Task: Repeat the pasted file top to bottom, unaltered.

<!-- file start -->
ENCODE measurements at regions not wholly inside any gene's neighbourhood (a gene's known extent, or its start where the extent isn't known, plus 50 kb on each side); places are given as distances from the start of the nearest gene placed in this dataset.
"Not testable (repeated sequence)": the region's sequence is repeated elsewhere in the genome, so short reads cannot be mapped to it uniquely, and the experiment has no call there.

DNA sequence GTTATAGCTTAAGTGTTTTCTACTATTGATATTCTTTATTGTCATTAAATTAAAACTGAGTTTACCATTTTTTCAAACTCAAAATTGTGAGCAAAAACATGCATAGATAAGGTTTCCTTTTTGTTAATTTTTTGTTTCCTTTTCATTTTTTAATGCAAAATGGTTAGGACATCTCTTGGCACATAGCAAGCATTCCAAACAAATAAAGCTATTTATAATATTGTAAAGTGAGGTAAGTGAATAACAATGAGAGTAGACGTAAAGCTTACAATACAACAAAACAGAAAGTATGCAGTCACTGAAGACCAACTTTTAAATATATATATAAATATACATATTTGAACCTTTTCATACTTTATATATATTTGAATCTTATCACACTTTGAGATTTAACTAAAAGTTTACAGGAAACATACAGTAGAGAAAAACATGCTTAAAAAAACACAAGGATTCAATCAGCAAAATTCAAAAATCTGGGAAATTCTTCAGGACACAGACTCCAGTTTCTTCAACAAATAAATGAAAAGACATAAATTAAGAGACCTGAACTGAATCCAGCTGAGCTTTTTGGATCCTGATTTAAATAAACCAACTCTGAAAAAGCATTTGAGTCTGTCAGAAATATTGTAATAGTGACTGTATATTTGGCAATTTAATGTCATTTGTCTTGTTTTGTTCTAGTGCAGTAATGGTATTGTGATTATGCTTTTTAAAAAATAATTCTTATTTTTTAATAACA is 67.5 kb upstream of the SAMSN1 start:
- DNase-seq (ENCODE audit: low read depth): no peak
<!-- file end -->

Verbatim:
ENCODE measurements at regions not wholly inside any gene's neighbourhood (a gene's known extent, or its start where the extent isn't known, plus 50 kb on each side); places are given as distances from the start of the nearest gene placed in this dataset.
"Not testable (repeated sequence)": the region's sequence is repeated elsewhere in the genome, so short reads cannot be mapped to it uniquely, and the experiment has no call there.

DNA sequence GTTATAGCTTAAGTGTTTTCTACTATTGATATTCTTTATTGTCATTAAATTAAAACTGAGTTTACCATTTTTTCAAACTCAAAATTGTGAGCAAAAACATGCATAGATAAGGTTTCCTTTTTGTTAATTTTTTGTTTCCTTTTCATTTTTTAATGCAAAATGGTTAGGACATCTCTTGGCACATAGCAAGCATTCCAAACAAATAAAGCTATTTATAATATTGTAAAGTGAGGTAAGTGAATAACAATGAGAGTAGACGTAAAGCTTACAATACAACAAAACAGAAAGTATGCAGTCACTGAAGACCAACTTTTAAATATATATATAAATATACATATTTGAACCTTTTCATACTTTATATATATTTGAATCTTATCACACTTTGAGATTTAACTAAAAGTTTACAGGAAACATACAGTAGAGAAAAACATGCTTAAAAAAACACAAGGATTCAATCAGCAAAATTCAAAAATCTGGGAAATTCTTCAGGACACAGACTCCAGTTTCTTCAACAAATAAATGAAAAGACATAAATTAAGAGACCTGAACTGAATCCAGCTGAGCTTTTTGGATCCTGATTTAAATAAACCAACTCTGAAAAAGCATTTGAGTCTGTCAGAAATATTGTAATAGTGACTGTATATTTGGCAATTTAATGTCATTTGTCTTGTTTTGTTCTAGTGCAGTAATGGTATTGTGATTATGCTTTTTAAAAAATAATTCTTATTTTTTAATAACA is 67.5 kb upstream of the SAMSN1 start:
- DNase-seq (ENCODE audit: low read depth): no peak